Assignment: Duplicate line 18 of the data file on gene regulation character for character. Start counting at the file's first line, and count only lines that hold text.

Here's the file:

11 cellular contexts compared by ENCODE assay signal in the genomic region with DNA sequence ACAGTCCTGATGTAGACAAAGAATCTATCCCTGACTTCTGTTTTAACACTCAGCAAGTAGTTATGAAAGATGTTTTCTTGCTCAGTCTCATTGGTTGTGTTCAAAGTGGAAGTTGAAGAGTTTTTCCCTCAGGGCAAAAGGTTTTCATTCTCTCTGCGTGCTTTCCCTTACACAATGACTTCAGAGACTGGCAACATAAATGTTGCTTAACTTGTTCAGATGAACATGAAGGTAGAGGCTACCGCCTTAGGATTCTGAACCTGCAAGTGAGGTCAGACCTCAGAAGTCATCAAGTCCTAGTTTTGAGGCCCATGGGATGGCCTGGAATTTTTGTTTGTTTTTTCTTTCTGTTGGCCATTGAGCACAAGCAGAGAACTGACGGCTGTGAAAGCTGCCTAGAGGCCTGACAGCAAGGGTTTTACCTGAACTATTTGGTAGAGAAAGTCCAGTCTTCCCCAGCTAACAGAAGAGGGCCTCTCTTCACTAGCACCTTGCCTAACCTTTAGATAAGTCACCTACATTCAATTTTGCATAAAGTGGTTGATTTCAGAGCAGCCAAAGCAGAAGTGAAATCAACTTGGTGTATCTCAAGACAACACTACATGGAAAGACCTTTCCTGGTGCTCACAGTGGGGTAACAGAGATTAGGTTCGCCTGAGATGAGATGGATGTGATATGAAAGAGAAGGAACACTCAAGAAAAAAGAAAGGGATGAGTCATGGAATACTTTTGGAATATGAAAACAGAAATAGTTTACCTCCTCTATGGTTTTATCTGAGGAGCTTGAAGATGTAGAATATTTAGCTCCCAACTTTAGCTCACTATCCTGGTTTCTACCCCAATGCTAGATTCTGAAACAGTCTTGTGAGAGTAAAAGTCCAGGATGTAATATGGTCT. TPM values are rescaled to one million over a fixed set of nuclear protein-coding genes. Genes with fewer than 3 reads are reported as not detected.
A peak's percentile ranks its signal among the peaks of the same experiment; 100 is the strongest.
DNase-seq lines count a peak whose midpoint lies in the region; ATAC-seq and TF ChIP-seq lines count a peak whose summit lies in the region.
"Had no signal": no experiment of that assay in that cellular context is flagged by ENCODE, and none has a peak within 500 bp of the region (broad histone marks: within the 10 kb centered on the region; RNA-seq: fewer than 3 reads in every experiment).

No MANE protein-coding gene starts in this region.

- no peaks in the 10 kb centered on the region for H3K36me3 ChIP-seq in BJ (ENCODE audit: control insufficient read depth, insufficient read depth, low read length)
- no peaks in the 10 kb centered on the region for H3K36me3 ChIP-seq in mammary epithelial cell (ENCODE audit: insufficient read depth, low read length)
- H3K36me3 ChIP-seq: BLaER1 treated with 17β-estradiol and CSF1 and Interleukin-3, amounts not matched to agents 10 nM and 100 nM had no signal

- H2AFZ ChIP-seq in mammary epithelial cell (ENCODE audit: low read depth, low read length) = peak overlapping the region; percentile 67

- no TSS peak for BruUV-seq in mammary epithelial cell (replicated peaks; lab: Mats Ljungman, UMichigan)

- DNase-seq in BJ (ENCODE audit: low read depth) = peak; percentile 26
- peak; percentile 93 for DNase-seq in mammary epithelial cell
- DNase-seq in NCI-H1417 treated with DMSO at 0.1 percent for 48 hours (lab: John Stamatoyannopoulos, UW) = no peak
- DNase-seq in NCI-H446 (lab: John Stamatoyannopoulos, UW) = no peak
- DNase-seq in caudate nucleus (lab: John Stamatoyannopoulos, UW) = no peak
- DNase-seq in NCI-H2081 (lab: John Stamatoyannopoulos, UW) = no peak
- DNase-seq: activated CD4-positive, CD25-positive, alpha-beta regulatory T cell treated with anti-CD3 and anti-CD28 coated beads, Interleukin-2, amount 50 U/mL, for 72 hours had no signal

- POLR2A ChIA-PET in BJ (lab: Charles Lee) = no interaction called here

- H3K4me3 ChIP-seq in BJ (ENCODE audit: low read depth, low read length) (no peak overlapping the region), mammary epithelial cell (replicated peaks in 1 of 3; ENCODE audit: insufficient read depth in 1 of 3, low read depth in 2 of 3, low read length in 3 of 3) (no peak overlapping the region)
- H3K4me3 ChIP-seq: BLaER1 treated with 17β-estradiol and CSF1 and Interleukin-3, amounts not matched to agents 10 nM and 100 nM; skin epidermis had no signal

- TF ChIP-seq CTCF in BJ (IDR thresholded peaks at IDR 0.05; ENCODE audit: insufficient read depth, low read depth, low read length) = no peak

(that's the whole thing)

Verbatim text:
- POLR2A ChIA-PET in BJ (lab: Charles Lee) = no interaction called here